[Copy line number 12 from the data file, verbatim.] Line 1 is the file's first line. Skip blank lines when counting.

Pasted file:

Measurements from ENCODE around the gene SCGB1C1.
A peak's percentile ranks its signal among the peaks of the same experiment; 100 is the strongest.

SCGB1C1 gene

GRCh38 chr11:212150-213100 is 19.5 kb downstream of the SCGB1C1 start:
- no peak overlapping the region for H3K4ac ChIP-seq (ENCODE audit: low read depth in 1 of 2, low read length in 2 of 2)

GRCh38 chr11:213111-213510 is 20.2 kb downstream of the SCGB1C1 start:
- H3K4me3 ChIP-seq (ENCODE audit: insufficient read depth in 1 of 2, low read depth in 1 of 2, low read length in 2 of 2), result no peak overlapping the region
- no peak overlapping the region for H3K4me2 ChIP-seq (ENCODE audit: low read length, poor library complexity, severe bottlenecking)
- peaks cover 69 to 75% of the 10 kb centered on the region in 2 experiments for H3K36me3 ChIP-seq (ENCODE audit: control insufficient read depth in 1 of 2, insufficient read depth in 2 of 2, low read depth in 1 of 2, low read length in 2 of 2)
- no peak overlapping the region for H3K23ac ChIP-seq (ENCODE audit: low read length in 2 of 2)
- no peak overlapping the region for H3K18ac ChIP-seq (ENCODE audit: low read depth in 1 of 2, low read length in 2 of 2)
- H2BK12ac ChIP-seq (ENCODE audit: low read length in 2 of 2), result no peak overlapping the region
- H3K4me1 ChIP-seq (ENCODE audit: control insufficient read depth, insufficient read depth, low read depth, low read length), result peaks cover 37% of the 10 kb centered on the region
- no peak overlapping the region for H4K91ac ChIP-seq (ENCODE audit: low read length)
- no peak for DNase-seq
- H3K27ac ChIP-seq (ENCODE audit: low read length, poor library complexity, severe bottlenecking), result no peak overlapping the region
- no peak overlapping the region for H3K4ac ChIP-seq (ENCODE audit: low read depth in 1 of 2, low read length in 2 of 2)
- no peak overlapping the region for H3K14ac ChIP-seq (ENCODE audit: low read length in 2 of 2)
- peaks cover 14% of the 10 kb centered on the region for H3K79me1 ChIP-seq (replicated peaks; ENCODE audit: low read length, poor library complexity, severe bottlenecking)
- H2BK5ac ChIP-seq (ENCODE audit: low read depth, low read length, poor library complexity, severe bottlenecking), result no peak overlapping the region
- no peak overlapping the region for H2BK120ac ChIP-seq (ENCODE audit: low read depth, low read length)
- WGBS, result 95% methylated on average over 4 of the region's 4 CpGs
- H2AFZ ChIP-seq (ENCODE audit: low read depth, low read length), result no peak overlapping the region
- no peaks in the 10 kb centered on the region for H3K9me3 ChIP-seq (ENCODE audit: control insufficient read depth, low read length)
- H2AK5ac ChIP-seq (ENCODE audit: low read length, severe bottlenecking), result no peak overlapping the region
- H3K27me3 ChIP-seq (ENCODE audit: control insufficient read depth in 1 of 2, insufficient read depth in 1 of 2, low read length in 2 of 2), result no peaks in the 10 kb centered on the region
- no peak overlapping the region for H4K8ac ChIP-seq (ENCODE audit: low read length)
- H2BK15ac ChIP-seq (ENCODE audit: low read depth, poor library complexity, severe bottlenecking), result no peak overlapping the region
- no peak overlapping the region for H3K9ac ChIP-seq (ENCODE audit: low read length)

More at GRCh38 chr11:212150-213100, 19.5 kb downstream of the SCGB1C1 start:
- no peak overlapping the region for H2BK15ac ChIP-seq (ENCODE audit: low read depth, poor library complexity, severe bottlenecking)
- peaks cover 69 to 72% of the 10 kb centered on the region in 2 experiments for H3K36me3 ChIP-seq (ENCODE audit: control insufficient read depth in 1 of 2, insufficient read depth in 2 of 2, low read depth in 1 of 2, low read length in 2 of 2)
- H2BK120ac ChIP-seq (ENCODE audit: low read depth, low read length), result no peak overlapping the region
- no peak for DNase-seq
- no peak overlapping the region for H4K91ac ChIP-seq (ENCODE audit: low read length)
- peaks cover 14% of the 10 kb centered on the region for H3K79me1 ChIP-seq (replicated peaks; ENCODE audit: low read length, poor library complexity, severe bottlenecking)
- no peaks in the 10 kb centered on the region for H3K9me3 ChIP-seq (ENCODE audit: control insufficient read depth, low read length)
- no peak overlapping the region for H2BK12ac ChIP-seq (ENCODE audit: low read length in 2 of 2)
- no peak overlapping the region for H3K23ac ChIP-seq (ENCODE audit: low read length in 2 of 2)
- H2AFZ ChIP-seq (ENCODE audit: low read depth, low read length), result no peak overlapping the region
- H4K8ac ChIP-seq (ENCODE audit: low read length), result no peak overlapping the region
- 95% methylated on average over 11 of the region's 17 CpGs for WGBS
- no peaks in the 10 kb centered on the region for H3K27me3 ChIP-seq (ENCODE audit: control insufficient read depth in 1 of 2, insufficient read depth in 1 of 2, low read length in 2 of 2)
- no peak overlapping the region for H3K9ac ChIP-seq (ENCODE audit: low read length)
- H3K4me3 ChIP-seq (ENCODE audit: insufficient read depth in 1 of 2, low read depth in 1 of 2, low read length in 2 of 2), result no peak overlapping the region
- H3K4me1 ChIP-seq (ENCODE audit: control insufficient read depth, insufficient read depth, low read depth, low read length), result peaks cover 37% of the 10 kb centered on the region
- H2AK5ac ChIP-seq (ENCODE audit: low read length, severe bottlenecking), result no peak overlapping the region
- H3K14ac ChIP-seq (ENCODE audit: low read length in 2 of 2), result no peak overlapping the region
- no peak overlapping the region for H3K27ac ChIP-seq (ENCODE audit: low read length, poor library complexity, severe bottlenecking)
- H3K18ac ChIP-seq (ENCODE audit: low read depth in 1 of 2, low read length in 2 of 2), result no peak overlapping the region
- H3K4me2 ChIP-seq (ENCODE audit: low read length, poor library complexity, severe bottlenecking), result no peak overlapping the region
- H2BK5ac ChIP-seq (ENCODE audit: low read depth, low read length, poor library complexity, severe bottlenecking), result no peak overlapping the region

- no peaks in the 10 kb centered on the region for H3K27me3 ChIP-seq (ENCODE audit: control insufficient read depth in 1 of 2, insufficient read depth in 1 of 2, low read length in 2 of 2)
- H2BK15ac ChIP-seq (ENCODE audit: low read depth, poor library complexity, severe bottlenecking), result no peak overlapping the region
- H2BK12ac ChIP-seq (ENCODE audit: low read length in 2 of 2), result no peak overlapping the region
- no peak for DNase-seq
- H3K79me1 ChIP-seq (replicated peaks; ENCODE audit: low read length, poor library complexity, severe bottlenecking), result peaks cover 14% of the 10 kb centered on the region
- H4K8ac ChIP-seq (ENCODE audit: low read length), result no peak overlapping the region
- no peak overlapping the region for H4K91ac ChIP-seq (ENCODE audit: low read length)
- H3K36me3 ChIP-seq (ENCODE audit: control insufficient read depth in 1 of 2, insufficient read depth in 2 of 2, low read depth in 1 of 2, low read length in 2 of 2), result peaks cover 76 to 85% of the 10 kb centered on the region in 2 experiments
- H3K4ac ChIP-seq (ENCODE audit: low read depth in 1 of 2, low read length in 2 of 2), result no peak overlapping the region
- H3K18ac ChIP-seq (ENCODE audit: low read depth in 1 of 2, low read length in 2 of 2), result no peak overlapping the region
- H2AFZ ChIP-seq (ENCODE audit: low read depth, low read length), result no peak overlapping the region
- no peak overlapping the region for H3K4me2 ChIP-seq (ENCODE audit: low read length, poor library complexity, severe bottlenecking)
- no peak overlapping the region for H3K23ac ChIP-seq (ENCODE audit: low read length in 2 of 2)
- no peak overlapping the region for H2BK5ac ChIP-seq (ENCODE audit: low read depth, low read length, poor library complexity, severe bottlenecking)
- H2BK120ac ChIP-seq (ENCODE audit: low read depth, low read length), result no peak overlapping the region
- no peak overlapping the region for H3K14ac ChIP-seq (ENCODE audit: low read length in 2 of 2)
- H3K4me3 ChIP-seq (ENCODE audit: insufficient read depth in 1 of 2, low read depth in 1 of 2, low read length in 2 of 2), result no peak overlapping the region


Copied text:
- H2BK12ac ChIP-seq (ENCODE audit: low read length in 2 of 2), result no peak overlapping the region